The appearance, shape, and size of genitals vary from person to person as much as the shape and size of other body parts. Observing your own body can help you to learn what is normal for you whoever you are and regardless of gender.

People worry about penis size, vulva looks, should we shave our pubic hair and breast size to name but a few,  but the reality is we are all different.

It is important that we are comfortable with who we are, how we feel about our bodies and understand our desires and sexual identity.

If you know what is normal for you, then if you find any changes you can seek advice from your GP or sexual health services

Remember that early detection and treatment is the best, so don’t embarrassed to ask.

Size

Just as everyone is a different height and has different hair, there are different shapes and size of penis. The average penis size, once fully formed, which can be any time from about the age of 13 years until 20 years, will be about 9cm when not erect and around 15cms when erect. There are not any average sizes for teenagers as they all grow at different rates

For more information on being satisfied with the size of your penis CLICK HERE

Keep it clean!

The glans is the head of the penis. This is a really sensitive part of the penis because it’s packed with nerve endings. It’s very similar to the glans of the clitoris.

Gently washing your penis once a day with warm water, is sufficient to maintain good hygiene. If you want to use soap, choose a mild or non-perfumed soap to reduce the risk of skin irritation.

Smegma is a natural lubricant that keeps the penis moist. It’s found on the glans and under the foreskin. If smegma builds up in the foreskin, it can start to smell, stop you easily pulling your foreskin back and become a breeding ground for bacteria. This can cause redness and swelling of the head of your penis, called balanitus.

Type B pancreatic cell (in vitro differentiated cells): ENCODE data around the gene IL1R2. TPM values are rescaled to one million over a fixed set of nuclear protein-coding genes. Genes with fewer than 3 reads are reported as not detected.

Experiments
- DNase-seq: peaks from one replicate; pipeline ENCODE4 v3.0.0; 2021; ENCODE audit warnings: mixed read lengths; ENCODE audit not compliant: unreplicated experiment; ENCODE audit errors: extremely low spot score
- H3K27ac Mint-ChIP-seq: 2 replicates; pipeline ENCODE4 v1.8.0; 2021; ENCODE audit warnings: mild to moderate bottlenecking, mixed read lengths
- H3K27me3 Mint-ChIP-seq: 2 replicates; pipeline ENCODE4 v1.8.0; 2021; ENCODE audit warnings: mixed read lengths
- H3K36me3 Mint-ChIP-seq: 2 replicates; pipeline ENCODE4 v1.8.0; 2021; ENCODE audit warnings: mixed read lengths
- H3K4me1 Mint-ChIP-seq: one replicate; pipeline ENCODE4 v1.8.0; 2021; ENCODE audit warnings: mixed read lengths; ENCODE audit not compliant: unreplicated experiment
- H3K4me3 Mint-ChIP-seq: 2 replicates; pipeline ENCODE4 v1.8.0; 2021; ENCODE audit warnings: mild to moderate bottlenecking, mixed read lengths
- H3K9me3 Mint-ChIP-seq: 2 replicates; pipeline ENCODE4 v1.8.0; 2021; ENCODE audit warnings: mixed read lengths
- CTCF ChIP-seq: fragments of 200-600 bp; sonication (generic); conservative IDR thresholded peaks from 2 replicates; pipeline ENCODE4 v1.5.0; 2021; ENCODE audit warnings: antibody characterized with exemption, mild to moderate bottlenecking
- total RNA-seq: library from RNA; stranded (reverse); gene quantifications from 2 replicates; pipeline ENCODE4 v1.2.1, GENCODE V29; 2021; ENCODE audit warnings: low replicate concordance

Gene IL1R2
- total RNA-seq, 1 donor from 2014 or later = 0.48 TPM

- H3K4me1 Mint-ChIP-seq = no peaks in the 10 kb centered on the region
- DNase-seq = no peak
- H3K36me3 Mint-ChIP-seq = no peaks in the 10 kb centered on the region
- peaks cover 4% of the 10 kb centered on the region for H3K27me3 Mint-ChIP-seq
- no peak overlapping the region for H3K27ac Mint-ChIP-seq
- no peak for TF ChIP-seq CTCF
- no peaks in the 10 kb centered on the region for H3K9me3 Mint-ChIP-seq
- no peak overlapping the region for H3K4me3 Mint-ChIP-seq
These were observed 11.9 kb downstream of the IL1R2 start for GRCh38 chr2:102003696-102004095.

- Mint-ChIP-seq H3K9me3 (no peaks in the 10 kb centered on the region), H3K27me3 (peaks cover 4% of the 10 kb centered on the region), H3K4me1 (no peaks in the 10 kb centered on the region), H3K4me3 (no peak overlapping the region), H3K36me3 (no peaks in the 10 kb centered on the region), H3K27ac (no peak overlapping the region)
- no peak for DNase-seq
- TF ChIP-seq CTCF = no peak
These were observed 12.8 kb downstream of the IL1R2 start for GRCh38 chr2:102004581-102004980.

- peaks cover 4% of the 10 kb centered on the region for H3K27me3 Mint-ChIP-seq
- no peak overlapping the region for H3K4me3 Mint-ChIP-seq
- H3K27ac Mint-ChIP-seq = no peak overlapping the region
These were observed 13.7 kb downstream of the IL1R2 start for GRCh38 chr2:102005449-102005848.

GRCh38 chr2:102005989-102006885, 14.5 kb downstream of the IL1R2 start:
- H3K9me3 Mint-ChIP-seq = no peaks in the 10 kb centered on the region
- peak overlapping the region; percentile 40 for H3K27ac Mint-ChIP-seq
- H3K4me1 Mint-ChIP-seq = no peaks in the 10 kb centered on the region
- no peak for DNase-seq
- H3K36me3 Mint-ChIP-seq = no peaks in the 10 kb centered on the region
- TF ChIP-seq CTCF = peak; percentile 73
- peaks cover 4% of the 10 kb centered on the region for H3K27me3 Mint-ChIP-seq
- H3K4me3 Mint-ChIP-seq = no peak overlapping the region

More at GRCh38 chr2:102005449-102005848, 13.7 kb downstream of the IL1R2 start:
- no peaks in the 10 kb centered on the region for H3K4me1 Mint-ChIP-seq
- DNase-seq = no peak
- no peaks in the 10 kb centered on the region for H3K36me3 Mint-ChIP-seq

If you have been Circumcised you need to be just as careful about cleaning their penis.

Your foreskin should be able to move forwards and backwards over the glans. If your foreskin is too tight and is causing you any pain or is inflamed go to your GP.

Don’t forget to clean the base of the penis and the testicles, where sweat and hair can combine to produce a strong smell, just as unpleasant as in your armpits. Make sure the area between the base of the testicles and the anus is also clean and odour-free.

Worried about a spot, lump or growth on your penis? There are several reasons you may have spots on your penis and most are harmless. Here are some possible causes.

If you’re worried, see your GP or visit a local sexual health clinic.

Testicular health

While you’re down there, it’s a good idea to check your testicles (balls) for lumps once a month after a warm bath or shower. The testicles are the two oval-shaped male sex organs that sit inside the scrotum on either side of the penis.